Antimicrobial Stewardship Program that reduces use of Moxifloxacin

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Decreasing Clostridium difficile Infections by an Antimicrobial Stewardship Program That Reduces Moxifloxacin Use

Judith Maria Wenischa,
Susanne Equiluz-Brucka,
Marta Fudela,
Ingun Reitera,
Andrea Schmidb,
Erna Singerc and
Andreas Chottb

+ Author Affiliations

aDepartment of Hospital Hygiene, Wilhelminenspital, Vienna, Austria
bDepartment of Pathology and Microbiology, Wilhelminenspital, Vienna, Austria
cHospital Pharmacy, Wilhelminenspital, Vienna, Austria


Clostridium difficile infections (CDI) in hospitalized patients are known to be closely related to antibiotic exposure. Although several substances can cause CDI, the risk differs between individual agents. In Vienna and other eastern parts of Austria, CDI ribotype 027 is currently highly prevalent. This ribotype has the characteristic of intrinsic moxifloxacin resistance. Therefore, we hypothesized that moxifloxacin restriction can decrease the number of CDI cases in hospitalized patients. Our antibiotic stewardship (ABS) group applied an information campaign on CDI and formal restriction of moxifloxacin in Wilhelminenspital (Vienna, Austria), a 1,000- bed tertiary care hospital. The preintervention period (period 1) was January through May 2013, and the intervention period (period 2) was June through December 2013. We recorded the defined daily doses (DDD) of moxifloxacin and the number of CDI patients/month. Moxifloxacin use was reduced from a mean (± standard error of the mean [SEM]) of 1,038 ± 109 DDD per month (period 1) to 42 ± 10 DDD per month (period 2) (P = 0.0045). Total antibiotic use was not affected. The mean (±SEM) numbers of CDI cases in period 1 were 59 ± 3 per month and in period 2 were 32 ± 3 per month (46% reduction; P = 0.0044). Reducing moxifloxacin use in combination with providing structured information on CDI was associated with an immediate decrease in CDI rates in this large community teaching hospital.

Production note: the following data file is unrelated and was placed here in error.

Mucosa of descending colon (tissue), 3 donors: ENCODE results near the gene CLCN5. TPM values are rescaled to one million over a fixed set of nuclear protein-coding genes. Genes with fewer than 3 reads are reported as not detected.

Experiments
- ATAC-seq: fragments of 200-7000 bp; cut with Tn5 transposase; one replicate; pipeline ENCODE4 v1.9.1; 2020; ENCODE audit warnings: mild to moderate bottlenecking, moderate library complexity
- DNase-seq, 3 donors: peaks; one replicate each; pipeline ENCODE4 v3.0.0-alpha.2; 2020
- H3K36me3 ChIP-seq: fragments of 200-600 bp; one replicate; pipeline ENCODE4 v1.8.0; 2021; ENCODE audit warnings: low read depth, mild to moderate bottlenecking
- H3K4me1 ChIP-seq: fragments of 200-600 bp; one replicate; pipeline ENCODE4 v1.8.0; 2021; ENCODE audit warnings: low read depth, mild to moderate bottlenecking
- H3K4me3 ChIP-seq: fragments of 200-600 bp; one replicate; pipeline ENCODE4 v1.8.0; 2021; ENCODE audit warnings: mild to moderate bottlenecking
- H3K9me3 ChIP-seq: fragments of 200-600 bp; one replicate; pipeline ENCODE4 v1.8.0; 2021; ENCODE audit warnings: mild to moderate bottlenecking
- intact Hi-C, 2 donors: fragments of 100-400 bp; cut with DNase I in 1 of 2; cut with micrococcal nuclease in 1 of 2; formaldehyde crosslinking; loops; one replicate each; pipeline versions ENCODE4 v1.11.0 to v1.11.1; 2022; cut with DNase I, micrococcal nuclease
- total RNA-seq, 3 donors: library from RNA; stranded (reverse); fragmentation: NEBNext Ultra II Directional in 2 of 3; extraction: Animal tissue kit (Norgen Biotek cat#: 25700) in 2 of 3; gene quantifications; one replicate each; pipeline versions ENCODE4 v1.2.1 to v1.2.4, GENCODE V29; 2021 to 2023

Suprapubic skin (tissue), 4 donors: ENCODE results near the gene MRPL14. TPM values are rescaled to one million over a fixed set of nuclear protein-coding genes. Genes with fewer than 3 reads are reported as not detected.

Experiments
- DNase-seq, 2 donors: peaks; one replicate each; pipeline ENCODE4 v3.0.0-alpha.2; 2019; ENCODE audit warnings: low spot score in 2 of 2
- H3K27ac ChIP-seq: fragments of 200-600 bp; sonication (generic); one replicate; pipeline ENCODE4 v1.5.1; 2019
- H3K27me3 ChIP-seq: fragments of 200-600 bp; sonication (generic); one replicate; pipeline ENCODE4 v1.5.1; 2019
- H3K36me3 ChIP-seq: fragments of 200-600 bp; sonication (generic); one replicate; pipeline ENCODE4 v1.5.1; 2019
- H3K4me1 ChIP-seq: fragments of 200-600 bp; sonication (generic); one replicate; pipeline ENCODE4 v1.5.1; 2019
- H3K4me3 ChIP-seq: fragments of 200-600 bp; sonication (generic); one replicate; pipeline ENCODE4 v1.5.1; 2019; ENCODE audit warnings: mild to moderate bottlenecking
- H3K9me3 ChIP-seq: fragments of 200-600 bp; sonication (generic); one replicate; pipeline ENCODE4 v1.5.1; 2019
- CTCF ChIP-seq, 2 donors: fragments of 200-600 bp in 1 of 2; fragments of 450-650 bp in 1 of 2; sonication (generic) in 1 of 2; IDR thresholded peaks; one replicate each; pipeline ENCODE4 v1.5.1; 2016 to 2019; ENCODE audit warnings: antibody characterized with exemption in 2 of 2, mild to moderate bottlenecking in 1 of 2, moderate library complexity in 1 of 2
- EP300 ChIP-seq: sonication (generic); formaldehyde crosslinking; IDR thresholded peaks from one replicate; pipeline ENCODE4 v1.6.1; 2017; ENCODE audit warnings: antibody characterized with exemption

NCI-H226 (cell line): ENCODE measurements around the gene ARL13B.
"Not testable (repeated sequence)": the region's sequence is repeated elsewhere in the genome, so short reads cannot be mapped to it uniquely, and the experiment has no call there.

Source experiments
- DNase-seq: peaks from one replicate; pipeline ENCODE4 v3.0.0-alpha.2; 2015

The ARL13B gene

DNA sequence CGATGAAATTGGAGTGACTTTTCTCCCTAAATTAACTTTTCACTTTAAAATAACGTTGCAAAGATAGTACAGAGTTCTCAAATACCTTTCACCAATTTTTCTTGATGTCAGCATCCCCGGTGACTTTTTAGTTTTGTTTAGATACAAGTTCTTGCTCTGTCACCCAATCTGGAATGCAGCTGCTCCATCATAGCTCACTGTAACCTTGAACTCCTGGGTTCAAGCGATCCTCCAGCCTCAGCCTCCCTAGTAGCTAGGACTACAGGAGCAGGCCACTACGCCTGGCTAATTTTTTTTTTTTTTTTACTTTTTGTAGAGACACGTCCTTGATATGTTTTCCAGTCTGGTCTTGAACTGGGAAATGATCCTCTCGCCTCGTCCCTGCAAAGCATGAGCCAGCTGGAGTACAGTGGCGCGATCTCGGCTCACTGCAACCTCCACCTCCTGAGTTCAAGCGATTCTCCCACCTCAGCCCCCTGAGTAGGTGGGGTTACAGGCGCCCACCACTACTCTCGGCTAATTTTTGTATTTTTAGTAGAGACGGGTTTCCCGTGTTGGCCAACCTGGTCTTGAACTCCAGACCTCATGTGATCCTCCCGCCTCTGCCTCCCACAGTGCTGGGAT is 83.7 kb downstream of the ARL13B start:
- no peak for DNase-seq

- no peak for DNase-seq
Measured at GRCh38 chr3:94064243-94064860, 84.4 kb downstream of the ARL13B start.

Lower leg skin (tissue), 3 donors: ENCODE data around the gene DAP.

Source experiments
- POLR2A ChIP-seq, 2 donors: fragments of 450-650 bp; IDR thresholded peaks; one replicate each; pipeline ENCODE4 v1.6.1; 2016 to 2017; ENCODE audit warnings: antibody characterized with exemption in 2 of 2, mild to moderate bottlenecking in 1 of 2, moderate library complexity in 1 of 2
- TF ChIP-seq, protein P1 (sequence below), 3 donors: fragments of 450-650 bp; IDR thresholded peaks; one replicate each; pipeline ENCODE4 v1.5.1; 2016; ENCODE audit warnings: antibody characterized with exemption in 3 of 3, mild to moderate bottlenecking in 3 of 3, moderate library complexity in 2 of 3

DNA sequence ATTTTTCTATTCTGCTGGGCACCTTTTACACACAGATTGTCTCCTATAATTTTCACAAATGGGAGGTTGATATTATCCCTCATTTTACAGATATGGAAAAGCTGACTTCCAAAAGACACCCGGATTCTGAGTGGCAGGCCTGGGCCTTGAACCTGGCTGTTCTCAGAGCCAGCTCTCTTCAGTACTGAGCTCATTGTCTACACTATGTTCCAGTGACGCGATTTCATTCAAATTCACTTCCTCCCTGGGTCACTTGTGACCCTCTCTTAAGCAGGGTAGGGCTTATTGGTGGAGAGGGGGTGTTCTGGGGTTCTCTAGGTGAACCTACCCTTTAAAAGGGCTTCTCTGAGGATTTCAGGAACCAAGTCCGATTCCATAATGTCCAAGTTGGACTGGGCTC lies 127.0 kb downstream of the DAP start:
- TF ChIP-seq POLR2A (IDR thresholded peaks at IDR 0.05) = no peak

Received 8 April 2014.
Returned for modification 12 May 2014.
Accepted 1 June 2014.
Address correspondence to Judith Maria Wenisch